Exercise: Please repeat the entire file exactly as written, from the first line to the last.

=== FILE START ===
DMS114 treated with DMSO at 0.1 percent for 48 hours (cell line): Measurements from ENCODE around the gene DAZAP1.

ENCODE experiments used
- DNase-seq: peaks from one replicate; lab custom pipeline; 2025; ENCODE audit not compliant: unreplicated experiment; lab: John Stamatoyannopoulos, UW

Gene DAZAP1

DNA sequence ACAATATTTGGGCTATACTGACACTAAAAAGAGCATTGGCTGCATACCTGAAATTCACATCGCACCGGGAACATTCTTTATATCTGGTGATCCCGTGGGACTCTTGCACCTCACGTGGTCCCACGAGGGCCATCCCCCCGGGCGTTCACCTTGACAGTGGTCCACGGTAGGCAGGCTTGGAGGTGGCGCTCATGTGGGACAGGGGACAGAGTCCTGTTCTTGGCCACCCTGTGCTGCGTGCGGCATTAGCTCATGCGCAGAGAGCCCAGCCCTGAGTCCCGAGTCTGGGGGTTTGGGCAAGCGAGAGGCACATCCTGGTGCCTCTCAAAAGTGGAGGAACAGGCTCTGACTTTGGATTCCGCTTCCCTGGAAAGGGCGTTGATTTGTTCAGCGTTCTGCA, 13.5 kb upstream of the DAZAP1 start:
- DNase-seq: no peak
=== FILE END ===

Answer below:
DMS114 treated with DMSO at 0.1 percent for 48 hours (cell line): Measurements from ENCODE around the gene DAZAP1.

ENCODE experiments used
- DNase-seq: peaks from one replicate; lab custom pipeline; 2025; ENCODE audit not compliant: unreplicated experiment; lab: John Stamatoyannopoulos, UW

Gene DAZAP1

DNA sequence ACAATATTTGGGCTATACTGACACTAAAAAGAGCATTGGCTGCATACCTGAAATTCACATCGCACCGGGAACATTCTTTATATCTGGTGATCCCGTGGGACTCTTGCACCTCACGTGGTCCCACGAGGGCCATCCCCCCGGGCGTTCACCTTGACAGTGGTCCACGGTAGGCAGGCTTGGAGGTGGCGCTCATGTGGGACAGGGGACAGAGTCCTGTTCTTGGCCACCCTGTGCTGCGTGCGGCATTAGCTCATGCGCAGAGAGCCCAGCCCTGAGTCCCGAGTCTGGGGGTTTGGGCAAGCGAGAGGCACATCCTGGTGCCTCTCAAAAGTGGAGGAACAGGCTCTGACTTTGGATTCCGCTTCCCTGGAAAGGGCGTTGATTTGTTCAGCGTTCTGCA, 13.5 kb upstream of the DAZAP1 start:
- DNase-seq: no peak